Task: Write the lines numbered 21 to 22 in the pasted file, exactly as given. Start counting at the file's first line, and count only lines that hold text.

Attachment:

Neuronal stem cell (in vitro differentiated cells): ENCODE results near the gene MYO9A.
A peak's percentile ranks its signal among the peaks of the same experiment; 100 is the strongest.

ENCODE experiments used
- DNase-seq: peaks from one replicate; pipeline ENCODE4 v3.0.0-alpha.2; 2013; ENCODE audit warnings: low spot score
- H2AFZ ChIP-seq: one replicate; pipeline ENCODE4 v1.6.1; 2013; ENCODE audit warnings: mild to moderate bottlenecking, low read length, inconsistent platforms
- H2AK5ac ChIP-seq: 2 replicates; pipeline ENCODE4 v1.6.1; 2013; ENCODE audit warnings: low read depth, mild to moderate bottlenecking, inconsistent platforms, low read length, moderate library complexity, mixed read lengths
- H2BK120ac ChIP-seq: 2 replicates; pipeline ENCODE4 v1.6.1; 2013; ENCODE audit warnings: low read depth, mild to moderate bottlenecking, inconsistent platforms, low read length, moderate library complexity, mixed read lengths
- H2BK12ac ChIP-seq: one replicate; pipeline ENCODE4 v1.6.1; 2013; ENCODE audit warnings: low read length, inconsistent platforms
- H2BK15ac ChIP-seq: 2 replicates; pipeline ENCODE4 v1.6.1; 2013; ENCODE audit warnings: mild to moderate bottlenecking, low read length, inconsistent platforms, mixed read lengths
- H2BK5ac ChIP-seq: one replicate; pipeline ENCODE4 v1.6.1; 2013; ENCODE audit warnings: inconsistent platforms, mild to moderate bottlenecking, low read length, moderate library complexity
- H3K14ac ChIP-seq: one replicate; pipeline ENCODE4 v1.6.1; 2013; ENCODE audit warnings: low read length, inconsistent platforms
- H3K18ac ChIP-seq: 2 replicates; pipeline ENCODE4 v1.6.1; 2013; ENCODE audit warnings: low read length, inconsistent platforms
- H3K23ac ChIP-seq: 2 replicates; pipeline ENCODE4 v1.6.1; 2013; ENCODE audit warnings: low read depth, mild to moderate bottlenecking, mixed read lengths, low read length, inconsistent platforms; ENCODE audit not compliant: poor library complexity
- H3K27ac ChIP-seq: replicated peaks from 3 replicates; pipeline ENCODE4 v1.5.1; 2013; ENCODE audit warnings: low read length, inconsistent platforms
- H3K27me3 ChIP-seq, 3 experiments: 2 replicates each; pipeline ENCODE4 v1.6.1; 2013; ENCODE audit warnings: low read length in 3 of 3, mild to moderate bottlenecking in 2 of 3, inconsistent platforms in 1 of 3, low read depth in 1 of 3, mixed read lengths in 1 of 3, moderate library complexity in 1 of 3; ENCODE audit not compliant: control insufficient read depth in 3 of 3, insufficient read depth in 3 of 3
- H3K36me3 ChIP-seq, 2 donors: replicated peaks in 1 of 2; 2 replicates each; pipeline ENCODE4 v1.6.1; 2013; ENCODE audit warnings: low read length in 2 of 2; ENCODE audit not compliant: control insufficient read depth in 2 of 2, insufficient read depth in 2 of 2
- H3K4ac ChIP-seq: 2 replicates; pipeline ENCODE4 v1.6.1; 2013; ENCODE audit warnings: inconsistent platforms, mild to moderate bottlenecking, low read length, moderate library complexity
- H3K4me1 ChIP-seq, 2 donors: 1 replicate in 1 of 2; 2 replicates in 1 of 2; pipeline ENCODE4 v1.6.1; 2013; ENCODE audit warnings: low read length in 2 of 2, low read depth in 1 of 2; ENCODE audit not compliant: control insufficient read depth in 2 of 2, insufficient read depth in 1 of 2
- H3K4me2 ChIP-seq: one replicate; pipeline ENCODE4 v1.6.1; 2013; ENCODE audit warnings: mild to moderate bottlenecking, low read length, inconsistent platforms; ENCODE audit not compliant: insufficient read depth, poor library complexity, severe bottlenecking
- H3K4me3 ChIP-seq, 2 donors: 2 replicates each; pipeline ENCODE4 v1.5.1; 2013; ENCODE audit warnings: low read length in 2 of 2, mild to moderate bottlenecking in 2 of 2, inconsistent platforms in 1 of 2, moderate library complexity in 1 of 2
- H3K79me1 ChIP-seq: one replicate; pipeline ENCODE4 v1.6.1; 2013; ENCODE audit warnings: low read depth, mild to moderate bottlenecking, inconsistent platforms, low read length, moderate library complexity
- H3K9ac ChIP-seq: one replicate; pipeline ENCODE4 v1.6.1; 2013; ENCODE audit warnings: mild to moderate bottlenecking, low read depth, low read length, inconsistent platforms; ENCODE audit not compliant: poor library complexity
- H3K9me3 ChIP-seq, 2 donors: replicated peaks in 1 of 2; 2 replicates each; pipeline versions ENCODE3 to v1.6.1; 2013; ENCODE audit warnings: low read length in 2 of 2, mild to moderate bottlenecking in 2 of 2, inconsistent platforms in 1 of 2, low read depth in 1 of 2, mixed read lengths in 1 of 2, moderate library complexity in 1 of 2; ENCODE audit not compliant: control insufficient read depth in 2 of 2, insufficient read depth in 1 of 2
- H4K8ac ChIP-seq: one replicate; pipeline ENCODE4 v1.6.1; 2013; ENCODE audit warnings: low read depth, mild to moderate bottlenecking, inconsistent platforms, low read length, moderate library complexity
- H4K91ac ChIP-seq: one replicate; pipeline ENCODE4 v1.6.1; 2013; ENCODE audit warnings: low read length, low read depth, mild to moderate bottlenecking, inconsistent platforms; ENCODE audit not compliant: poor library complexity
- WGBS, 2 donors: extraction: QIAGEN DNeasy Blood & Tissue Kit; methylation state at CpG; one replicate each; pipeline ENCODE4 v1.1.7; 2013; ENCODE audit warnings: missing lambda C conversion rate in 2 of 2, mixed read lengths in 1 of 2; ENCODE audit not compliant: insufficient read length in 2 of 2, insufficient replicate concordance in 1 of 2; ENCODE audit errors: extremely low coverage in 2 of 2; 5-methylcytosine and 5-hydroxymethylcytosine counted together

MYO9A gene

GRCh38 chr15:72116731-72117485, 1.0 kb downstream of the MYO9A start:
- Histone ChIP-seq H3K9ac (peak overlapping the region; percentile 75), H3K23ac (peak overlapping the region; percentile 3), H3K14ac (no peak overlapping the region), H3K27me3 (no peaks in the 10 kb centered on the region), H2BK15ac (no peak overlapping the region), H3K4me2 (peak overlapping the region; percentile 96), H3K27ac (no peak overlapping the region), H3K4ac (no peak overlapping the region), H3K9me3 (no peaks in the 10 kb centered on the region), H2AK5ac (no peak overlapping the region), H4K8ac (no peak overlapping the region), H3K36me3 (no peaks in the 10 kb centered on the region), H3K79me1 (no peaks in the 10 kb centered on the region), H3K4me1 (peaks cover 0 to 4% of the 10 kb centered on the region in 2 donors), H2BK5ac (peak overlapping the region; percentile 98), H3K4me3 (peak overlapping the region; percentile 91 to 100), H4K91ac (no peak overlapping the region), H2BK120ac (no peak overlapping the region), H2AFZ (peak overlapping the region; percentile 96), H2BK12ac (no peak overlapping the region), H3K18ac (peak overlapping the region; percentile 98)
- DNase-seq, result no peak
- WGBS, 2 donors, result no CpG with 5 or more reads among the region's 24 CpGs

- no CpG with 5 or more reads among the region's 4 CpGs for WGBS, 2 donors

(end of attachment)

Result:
- H3K79me1 ChIP-seq: one replicate; pipeline ENCODE4 v1.6.1; 2013; ENCODE audit warnings: low read depth, mild to moderate bottlenecking, inconsistent platforms, low read length, moderate library complexity
- H3K9ac ChIP-seq: one replicate; pipeline ENCODE4 v1.6.1; 2013; ENCODE audit warnings: mild to moderate bottlenecking, low read depth, low read length, inconsistent platforms; ENCODE audit not compliant: poor library complexity